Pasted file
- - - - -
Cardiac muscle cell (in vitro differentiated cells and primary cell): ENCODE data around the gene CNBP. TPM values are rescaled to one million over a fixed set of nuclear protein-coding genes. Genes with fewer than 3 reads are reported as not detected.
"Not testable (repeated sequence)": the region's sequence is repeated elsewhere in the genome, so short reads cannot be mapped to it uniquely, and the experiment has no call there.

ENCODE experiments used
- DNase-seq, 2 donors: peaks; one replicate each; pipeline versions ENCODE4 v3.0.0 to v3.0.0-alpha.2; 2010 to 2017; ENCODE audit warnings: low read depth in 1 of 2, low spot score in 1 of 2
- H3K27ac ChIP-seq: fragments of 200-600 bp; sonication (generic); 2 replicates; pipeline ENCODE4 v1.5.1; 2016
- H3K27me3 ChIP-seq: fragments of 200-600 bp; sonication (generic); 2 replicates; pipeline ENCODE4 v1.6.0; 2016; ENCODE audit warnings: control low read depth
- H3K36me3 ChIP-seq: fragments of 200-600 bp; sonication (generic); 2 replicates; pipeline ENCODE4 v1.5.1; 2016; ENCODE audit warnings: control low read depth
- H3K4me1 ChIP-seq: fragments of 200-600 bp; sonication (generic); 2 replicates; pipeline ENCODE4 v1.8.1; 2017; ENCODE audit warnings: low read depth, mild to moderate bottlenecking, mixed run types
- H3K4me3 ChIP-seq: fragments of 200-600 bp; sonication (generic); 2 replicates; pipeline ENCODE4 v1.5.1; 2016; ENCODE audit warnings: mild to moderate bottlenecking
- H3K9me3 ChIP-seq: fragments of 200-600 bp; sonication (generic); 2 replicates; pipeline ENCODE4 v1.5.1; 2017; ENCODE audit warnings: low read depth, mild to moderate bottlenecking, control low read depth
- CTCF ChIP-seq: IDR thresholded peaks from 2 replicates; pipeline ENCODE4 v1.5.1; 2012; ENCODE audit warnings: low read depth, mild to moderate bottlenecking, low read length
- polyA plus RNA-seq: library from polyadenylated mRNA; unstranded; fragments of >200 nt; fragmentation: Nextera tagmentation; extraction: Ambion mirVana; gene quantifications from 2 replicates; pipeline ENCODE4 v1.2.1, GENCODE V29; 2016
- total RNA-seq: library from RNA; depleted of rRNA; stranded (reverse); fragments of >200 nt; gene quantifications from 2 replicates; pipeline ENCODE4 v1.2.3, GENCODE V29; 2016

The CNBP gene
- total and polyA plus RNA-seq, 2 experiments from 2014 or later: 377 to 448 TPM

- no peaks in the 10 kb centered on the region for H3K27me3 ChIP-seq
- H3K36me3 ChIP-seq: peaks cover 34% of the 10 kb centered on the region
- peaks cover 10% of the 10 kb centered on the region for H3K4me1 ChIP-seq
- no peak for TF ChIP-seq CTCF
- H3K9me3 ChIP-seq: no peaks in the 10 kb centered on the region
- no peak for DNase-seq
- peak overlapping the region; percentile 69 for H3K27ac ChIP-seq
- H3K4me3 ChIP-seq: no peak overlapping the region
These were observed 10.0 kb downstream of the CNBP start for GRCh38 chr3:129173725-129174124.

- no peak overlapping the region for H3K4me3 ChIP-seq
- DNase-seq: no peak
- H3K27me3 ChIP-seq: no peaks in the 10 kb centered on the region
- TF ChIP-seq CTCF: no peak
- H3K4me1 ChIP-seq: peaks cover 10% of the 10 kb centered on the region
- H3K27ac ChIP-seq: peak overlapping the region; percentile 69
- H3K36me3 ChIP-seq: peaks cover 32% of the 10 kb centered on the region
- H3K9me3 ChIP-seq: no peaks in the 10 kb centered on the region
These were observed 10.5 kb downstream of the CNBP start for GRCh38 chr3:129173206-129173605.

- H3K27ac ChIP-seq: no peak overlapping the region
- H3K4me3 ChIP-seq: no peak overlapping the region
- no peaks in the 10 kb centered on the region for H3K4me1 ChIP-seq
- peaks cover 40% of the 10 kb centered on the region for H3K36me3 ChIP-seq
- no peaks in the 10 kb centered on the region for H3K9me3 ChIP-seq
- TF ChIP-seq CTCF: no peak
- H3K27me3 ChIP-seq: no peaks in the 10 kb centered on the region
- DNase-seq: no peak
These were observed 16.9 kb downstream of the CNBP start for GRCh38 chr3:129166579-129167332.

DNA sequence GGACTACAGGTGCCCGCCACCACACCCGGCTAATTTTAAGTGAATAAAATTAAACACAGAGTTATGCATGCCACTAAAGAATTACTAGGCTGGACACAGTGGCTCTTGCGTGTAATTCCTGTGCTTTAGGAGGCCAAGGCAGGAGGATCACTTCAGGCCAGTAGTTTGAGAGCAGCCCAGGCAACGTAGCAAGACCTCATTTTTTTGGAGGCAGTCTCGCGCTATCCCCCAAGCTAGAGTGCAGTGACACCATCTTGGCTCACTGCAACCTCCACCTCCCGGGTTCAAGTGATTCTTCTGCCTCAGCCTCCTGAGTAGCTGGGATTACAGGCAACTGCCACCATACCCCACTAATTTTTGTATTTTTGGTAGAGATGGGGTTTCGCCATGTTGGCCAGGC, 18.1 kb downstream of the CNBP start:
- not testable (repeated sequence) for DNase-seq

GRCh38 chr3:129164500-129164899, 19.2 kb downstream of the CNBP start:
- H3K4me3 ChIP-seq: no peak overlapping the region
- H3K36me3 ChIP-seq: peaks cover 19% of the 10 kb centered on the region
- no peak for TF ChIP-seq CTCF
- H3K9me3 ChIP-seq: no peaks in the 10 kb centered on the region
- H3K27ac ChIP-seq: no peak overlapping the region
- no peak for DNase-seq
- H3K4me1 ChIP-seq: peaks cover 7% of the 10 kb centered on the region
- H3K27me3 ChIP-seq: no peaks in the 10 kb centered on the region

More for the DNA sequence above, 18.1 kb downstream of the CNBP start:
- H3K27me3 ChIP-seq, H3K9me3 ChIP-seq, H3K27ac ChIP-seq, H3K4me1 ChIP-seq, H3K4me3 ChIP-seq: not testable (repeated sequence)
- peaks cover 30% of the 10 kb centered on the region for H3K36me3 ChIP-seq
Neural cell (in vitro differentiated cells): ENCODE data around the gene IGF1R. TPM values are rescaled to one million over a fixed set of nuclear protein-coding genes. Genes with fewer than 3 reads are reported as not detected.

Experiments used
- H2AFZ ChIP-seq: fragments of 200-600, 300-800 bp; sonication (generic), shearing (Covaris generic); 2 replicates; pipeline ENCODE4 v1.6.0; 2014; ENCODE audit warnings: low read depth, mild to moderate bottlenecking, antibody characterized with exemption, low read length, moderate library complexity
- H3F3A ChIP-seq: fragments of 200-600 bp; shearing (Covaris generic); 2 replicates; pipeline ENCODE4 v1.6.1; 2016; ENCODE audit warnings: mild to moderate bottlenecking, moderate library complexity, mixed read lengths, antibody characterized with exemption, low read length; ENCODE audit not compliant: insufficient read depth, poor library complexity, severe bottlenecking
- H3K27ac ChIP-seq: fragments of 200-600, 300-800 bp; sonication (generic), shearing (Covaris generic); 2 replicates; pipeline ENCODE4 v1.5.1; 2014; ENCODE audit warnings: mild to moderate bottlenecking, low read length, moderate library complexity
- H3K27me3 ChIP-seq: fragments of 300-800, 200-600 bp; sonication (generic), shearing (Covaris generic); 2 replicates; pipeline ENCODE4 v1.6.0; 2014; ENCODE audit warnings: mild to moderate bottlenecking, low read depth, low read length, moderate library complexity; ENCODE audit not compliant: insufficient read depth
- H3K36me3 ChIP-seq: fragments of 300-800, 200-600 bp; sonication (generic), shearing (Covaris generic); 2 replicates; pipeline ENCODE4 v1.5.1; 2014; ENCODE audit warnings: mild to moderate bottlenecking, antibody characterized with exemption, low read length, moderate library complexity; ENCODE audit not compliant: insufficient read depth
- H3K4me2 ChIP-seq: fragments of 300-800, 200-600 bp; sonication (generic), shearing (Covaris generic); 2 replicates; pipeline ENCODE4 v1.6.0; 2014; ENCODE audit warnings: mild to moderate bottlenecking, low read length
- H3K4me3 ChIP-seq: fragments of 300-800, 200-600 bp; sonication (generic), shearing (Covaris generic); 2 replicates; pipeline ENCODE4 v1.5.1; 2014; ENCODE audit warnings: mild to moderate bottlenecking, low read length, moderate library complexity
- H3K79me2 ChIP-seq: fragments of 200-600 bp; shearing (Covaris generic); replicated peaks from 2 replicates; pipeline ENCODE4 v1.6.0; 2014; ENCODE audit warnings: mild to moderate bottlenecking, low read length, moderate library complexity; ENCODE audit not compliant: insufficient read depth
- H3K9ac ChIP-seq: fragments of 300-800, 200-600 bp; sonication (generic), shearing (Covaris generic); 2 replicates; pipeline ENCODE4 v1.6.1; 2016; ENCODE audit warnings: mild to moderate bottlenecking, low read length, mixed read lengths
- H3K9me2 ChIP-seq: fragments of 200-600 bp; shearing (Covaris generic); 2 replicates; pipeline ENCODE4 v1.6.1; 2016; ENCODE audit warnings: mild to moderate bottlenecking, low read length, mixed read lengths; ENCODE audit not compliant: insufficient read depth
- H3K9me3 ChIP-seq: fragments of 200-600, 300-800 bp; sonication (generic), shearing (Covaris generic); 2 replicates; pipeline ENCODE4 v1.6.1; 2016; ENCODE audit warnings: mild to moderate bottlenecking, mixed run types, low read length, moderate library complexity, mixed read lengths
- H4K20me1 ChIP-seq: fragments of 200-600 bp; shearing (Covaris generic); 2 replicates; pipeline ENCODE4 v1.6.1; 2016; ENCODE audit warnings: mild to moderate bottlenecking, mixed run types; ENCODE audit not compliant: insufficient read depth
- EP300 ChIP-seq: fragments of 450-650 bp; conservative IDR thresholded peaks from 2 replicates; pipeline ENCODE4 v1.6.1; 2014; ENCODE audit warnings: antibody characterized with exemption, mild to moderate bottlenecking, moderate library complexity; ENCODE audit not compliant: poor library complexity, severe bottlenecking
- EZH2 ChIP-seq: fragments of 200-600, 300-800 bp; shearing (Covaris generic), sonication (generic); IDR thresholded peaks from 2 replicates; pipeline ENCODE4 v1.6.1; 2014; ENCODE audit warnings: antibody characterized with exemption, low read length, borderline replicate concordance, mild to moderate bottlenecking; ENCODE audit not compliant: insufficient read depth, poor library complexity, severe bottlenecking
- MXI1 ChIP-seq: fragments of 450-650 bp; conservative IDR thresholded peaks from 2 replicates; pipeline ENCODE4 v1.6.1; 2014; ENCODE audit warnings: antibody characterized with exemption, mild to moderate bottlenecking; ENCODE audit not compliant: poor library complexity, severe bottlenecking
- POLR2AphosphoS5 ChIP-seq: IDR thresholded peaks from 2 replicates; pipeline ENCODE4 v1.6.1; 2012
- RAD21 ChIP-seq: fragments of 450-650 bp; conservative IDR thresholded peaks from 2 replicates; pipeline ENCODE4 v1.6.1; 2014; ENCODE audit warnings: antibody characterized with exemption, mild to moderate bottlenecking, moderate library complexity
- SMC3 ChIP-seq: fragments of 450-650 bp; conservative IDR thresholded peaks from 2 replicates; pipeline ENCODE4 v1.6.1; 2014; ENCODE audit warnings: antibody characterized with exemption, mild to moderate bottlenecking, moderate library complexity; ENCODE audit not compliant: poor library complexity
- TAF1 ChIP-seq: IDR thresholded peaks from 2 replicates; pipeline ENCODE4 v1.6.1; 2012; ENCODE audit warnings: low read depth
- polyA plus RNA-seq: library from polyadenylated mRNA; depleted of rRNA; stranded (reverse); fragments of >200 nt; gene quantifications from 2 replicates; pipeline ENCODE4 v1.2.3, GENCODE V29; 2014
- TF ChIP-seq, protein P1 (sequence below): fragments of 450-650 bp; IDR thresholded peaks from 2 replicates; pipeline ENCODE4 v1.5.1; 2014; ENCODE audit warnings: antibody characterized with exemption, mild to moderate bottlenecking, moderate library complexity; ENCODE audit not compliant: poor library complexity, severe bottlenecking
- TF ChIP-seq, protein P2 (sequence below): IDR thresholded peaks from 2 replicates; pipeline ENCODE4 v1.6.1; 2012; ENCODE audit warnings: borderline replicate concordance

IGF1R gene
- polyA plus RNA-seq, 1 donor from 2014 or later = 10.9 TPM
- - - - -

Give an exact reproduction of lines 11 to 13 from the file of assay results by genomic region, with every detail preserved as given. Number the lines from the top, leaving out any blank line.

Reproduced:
- CTCF ChIP-seq: IDR thresholded peaks from 2 replicates; pipeline ENCODE4 v1.5.1; 2012; ENCODE audit warnings: low read depth, mild to moderate bottlenecking, low read length
- polyA plus RNA-seq: library from polyadenylated mRNA; unstranded; fragments of >200 nt; fragmentation: Nextera tagmentation; extraction: Ambion mirVana; gene quantifications from 2 replicates; pipeline ENCODE4 v1.2.1, GENCODE V29; 2016
- total RNA-seq: library from RNA; depleted of rRNA; stranded (reverse); fragments of >200 nt; gene quantifications from 2 replicates; pipeline ENCODE4 v1.2.3, GENCODE V29; 2016